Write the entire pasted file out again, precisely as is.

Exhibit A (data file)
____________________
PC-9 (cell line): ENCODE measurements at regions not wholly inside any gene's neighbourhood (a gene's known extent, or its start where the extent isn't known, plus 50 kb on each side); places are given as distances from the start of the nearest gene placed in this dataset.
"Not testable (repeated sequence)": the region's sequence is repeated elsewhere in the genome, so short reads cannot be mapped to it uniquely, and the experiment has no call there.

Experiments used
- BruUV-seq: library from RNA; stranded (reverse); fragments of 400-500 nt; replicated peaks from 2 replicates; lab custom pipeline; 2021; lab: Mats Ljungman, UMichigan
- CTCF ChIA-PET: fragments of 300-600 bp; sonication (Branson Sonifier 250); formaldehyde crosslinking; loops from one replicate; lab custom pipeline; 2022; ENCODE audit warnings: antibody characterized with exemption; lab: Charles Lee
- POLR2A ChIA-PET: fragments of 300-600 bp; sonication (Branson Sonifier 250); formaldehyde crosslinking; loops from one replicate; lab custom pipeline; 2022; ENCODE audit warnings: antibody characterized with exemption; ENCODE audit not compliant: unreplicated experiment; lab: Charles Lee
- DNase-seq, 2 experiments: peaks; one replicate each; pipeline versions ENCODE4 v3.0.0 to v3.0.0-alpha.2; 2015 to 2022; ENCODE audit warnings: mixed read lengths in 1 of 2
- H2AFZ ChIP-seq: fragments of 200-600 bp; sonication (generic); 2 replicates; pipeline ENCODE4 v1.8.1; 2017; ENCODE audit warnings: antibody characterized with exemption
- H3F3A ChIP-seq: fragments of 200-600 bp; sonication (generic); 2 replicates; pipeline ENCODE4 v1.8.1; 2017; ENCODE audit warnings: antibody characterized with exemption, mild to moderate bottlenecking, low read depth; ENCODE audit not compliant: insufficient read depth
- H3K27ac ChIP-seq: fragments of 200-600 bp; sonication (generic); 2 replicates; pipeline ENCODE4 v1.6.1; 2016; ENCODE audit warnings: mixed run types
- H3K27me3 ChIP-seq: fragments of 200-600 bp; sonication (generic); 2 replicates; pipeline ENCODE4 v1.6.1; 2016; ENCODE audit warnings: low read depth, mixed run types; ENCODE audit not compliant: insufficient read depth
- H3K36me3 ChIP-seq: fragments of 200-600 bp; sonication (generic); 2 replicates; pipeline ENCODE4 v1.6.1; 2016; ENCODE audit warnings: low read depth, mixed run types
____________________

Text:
PC-9 (cell line): ENCODE measurements at regions not wholly inside any gene's neighbourhood (a gene's known extent, or its start where the extent isn't known, plus 50 kb on each side); places are given as distances from the start of the nearest gene placed in this dataset.
"Not testable (repeated sequence)": the region's sequence is repeated elsewhere in the genome, so short reads cannot be mapped to it uniquely, and the experiment has no call there.

Experiments used
- BruUV-seq: library from RNA; stranded (reverse); fragments of 400-500 nt; replicated peaks from 2 replicates; lab custom pipeline; 2021; lab: Mats Ljungman, UMichigan
- CTCF ChIA-PET: fragments of 300-600 bp; sonication (Branson Sonifier 250); formaldehyde crosslinking; loops from one replicate; lab custom pipeline; 2022; ENCODE audit warnings: antibody characterized with exemption; lab: Charles Lee
- POLR2A ChIA-PET: fragments of 300-600 bp; sonication (Branson Sonifier 250); formaldehyde crosslinking; loops from one replicate; lab custom pipeline; 2022; ENCODE audit warnings: antibody characterized with exemption; ENCODE audit not compliant: unreplicated experiment; lab: Charles Lee
- DNase-seq, 2 experiments: peaks; one replicate each; pipeline versions ENCODE4 v3.0.0 to v3.0.0-alpha.2; 2015 to 2022; ENCODE audit warnings: mixed read lengths in 1 of 2
- H2AFZ ChIP-seq: fragments of 200-600 bp; sonication (generic); 2 replicates; pipeline ENCODE4 v1.8.1; 2017; ENCODE audit warnings: antibody characterized with exemption
- H3F3A ChIP-seq: fragments of 200-600 bp; sonication (generic); 2 replicates; pipeline ENCODE4 v1.8.1; 2017; ENCODE audit warnings: antibody characterized with exemption, mild to moderate bottlenecking, low read depth; ENCODE audit not compliant: insufficient read depth
- H3K27ac ChIP-seq: fragments of 200-600 bp; sonication (generic); 2 replicates; pipeline ENCODE4 v1.6.1; 2016; ENCODE audit warnings: mixed run types
- H3K27me3 ChIP-seq: fragments of 200-600 bp; sonication (generic); 2 replicates; pipeline ENCODE4 v1.6.1; 2016; ENCODE audit warnings: low read depth, mixed run types; ENCODE audit not compliant: insufficient read depth
- H3K36me3 ChIP-seq: fragments of 200-600 bp; sonication (generic); 2 replicates; pipeline ENCODE4 v1.6.1; 2016; ENCODE audit warnings: low read depth, mixed run types